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About Washington County hatchet. (Forest Grove, Or.) 1895-1896 | View Entire Issue (April 16, 1896)
W A S H IN G T O N - C O U N T Y
COULD KILL A DOZEN.
HIN ES SHOCKED BY A 2 ,0 0 0 VOLT
CURR EN T OF ELECTRICITY.
Seemed im T h ou gh E v e r y N erve W iu In
rU m e-\ V a «
T u r n in g on a Switch
M auy K * r »p e » F ro m Death.
ray Boocock. was her first attendant,
Charles H. Hines, the superintendent
and nothing could have been more ap Cf the Fiathnsh Electrical works iu
propriate. Her place then. If ever, w a i Brooklyn, is 31 years old. He has been
by her sister s side. an«l the fact that informed by un astrologer who cast his
she has l>een for two or three years en horoscope that if be survived for three
W o i*e f o r t h e H o m e ly *
titled to write Mrs. ln*fore her name did
-O U L D you rather nave not mar her right in youthful or charm mouths from the date uf the prediction
he would become very prosperous aud
style or beauty?” is a
ing apiH*arance to the role o f first attain the age of 78. The three months
expired amid snob frightful circum
stances ns to leave uodonbt in the mind
H o n o r* fo r a N e w W o m an .
o f style,
Mrs. Lillie It. Pardee, o f Salt Lake ef Mr. Hines that his escape from death
decidedly vote iu favor of beau City, who has been recently elected to on that day was little short of miracn-
ty as a matter of course. A pretty the Secretary o f the Senate o f the new lons and might be regarded to portend
face alone counts for but little, espe
State of Utah, was l>orn | the verification uf the astrologer's proph
cially at a lull or any other social func
iu September, 1804. She ecy. Mr. Hines accidentally came into
tion if the owner is otherwise dowdy
is a native o f Ohio and contact with the two poles of the al
or badly dressed.
An ugly woman
was graduated from ; ternating circuit in the incandescent
with a good figure and distinguished
Bin-It t»*| College, where : light department of the factory aud re
carriage will give the impression of
she received the highest ; ceived a shock of 3,000 volts.
“ I really do not know how it happen
good looks and quite eclipse a beauty
honors ever given to a
who has neither, even to masculine per
graduate of that college. ed," he said a few days since, “ but
while I was throwing the switch on the
ception, for a man feels the effect of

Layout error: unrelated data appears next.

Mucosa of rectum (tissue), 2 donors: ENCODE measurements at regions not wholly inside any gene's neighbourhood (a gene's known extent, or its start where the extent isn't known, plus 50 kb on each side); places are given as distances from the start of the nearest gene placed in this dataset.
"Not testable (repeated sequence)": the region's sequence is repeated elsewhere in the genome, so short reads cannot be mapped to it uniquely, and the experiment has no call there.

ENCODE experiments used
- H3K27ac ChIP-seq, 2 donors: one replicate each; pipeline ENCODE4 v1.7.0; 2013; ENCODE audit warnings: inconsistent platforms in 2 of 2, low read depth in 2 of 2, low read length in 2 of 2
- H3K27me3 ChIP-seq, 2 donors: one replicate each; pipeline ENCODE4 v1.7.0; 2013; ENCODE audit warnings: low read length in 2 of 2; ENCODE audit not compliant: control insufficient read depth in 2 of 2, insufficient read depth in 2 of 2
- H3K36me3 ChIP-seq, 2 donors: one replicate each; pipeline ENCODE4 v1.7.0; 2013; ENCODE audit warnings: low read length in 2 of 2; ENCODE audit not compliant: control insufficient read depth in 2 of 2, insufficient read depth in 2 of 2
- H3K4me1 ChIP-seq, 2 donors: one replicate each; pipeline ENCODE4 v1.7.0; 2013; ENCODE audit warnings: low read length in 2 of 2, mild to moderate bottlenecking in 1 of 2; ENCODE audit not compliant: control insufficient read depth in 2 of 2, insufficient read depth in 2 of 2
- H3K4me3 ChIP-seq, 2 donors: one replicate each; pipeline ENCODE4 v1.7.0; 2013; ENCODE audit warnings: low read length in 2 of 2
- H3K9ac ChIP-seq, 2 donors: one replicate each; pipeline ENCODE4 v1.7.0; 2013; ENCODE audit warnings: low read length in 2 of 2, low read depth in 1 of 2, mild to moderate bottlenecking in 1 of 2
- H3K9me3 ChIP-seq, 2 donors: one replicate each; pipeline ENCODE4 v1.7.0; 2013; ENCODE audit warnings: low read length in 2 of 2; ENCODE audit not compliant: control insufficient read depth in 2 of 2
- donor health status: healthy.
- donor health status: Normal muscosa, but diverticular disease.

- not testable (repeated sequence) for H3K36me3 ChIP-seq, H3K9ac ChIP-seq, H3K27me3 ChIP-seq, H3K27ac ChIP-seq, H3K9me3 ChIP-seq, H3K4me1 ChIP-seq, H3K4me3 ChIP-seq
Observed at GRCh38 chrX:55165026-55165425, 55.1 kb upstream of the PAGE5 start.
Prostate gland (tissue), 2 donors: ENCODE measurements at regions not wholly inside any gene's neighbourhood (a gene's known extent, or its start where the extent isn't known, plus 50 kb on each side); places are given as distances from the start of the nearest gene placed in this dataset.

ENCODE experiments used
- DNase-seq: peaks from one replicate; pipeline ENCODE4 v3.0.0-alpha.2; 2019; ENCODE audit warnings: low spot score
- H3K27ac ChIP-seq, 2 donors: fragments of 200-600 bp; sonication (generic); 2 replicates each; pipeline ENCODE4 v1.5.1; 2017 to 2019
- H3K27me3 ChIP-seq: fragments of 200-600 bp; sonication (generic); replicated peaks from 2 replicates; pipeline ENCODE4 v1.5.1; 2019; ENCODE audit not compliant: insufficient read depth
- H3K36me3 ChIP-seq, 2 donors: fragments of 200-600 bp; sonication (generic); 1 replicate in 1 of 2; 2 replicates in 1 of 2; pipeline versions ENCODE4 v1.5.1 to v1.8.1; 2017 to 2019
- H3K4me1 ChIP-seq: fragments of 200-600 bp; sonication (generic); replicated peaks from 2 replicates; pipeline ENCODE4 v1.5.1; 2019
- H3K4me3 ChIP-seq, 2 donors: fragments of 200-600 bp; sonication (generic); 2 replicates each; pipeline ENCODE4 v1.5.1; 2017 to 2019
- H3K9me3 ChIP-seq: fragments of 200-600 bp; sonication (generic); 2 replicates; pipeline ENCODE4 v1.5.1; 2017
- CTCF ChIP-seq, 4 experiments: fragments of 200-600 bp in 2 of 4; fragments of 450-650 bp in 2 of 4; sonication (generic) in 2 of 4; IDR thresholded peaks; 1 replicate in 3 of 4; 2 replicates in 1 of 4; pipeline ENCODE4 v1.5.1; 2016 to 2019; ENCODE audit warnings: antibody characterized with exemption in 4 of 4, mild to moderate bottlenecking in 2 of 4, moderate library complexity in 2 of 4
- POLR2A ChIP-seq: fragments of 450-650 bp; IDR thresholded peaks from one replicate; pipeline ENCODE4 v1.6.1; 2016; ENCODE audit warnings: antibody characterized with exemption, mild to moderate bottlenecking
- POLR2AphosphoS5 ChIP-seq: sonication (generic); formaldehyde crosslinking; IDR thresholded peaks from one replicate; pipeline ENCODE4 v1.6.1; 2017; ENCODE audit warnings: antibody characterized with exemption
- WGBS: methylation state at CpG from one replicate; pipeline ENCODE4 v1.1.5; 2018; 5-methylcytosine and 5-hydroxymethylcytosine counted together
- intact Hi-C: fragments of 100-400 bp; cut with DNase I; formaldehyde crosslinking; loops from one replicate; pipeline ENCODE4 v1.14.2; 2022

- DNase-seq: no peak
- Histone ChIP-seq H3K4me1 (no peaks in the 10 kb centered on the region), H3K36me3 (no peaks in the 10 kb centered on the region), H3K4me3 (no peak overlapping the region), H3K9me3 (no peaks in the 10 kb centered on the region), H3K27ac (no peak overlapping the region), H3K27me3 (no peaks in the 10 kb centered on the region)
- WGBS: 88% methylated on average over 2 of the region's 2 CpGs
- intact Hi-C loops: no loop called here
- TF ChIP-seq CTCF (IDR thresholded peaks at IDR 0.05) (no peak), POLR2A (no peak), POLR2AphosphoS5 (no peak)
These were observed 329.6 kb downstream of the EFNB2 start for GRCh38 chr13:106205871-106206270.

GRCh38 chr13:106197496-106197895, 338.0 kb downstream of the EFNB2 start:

Until her marriage four 1
temporary switchboard to the primary
style, although unable to define what
was professor o f Greek ■
It really is, and often unwittiugly calls and I*atin and Instructor in the gym circuit I became conscious of a frightful
It beauty. “ A tall, slight woman ran nasium of the same college. Her maid burning sensation. It seemed to me as
make any tiling of herself she chooses/’ en name was Lillie K. Moore. James if I were being oonsumed by a flame,
Is a saying quoted from a great French D. Pardee, an attorney, of Salt Lake ! which swept throngh me from right to
dressmaker, which has a great deal City, is her husband and they have a left. Then there was a momentary blank.
o f truth in it, although it goes with daughter ¡1 years «»Id. Mrs. Pardee is My thoughts were jumbled together.
The one predominant thought which
out saying that in addition a woman
a type o f the younger generation of seemed to envelop all the others wus fire.
must have other qualities to bring
Gentile women. She was brought into
“ The next thing I knew was when I
about this result She must have good
prominence during tin* preparation for was standing at the telephone iu the
taste, perception and the great knack
statehood through her gifts as an ora office and shonting to 'central' to send
o f putting on her cloth**« well, which,
tor. By reason of her earnest work in to police headquarters fur an ambulance.
by the way. is au art that is* not under
the Woman’s Republican League she
“ Then I became abnormally calm. It
stood by nine women out of ten. even
was appointed secretary o f the County seemed only a moment afterward that
the famous Worth acknowledging that
Committee. In private life Mrs. Par Dr. George Dowling came in and be
to show really to advantage his gowns
dee is womanly and unassuming iu gan to look me over. By that time I of
must be well worn. “That is what
manner. She has undoubtedly a career course realized that I bad received un
tries me more than anything else,” he
of brilliance and usefulness before her. electrical shock of sufficient voltage to
said one day to a favorite customer,
have killed a dozen men. The very
“ to know that my most artistic con
H e r T en C o m m an d m en ts.
ceptions are dependent upon others,
These are the new commandments thought of it sickened me. Suddenly
things began to grow dim aud vagne
and may In* completely spoiled by the
Which wives now make for married around me. One object after the other